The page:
1. Freaks (1932)
Directed by Tod Browning
Starring Leila Hyams (Venus), Wallace Ford (Phroso), Olga Baclanova (Cleopatra), Roscoe Ates (Roscoe), Henry Victor (Hercules), Harrey Earles (Hans), Daisy Earles (Frieda), Rose Dione (Madame Tetrallini), Daisy Hilton (Siamese Twin), Violet Hilton (Siamese Twin) , Johnny Eck (Half Boy), Frances O’Connor (armless Girl), Josephine Joseph (Half Woman-Half Man), Prince Randian (The Living Torso), Elvira Snow (Zip the Pinhead), Jenny Lee Snow (Pip the Pinhead), Elizabeth Green (The Bird Girl), and John Aasen (The Giant)
This is a sad and slightly scary triumph of a film. It absolutely horrified audiences at the time, and to this day is a really hard film to watch. It is hard because you see the plight of these Circus performers, the Freaks, and their deformities are real. I list all the performers here since this would be, for many of them, the only film opportunity they would have. They truly are the geek show wonders, and your heart goes out to them as soon as you see them. The movie is visually striking and the beneficiary of a wonderful double-cross plot, Freaks nevertheless suffered ignominiously for taking us behind the big top. Tod Browning, who the previous year directed the seminal Dracula got blackballed for this movie, and his once-prolific career went careening into the gutter after the public outcry over this film.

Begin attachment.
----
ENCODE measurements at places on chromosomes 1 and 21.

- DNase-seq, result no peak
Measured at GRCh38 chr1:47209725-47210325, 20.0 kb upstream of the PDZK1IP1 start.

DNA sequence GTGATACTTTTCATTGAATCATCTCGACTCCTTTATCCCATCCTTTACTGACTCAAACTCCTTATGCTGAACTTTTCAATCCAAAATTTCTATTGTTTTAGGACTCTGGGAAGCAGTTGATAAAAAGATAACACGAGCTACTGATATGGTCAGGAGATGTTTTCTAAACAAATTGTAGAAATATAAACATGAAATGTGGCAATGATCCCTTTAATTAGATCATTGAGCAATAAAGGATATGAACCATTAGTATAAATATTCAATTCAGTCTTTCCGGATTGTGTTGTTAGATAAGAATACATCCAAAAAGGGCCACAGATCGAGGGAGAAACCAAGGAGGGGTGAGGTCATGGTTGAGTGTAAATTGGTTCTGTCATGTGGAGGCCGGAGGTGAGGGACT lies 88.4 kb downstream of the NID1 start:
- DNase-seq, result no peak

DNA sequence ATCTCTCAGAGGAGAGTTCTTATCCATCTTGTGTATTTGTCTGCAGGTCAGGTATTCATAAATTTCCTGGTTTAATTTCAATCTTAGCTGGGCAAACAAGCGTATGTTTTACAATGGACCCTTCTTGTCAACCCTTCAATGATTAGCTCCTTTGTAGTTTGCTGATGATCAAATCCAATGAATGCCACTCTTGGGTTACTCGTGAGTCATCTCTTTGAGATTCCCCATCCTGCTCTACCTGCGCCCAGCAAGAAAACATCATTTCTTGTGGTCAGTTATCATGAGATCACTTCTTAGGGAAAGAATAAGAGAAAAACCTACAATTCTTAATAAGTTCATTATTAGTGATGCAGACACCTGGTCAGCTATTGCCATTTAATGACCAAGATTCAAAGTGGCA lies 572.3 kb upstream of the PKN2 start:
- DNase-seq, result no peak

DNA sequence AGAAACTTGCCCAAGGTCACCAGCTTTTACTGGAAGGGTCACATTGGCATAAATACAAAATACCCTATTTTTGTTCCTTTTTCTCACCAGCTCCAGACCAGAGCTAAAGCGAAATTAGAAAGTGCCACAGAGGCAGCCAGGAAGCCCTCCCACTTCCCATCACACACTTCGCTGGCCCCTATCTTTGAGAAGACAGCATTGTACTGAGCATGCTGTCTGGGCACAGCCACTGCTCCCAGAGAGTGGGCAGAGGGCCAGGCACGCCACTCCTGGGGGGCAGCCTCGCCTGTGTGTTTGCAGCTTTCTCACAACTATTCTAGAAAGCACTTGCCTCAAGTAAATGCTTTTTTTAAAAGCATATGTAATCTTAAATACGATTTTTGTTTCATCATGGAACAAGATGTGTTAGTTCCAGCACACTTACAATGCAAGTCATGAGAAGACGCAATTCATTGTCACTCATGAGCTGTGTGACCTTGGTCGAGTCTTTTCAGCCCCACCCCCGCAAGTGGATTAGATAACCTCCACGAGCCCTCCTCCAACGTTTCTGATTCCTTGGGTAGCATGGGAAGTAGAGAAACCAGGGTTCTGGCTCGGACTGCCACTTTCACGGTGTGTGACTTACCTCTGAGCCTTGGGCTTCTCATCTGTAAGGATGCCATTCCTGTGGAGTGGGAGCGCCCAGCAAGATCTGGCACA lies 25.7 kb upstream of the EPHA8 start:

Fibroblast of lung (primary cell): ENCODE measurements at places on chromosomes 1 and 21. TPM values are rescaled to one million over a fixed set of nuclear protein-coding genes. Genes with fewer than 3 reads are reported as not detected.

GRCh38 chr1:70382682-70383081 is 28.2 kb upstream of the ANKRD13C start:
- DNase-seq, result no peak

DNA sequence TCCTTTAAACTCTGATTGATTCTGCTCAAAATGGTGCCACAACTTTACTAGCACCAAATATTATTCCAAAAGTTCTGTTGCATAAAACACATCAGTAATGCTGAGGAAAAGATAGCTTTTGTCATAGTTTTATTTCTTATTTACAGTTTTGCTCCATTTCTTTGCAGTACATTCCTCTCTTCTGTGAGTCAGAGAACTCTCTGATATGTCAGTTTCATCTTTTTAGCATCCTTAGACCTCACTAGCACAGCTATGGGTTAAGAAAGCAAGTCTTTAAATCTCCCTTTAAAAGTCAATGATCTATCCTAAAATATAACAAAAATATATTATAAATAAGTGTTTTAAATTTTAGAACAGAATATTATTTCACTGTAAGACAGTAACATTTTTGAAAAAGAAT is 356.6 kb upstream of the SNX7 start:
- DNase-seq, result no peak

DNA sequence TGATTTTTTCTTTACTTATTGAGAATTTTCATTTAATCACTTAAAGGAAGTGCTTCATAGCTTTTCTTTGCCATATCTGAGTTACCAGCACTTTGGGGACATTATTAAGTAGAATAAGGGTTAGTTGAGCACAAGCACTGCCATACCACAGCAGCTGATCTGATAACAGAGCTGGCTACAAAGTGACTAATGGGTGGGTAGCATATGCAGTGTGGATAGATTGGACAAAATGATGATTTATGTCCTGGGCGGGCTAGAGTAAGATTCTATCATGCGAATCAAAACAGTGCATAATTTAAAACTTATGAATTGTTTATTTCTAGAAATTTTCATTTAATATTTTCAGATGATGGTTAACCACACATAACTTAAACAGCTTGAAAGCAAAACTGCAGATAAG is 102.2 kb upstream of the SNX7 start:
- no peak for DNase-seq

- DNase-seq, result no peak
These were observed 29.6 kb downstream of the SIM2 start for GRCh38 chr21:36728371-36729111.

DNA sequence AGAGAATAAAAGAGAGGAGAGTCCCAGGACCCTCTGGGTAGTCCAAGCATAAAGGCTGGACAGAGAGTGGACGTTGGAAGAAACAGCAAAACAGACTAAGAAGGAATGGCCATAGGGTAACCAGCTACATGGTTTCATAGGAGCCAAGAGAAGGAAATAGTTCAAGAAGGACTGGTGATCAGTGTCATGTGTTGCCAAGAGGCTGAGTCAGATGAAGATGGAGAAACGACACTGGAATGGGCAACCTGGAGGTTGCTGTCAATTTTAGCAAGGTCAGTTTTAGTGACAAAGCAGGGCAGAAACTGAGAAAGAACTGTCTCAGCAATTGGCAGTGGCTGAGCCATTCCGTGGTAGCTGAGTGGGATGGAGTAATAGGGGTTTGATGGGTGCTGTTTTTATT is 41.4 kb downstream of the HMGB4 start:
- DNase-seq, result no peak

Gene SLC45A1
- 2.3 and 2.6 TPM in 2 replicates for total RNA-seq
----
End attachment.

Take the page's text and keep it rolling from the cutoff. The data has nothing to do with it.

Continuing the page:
This is an extraordinarily sinister film for the era, and when you realize that the true monster is the beauty, Venus, it makes for a wonderful twist. I think it would be hugely difficult to make this movie today and have it at all sensitive to the performers within. This makes you appreciate Warwick Davis, Peter Dinklage, Kenny Baker, Verne Troyer, and all the little people who would come to entertain us in Hollywood without making treat them as Freaks. It disappoints me greatly that this didn’t get any votes in our top 100, and I may have to remedy that for the next issuance of the big list.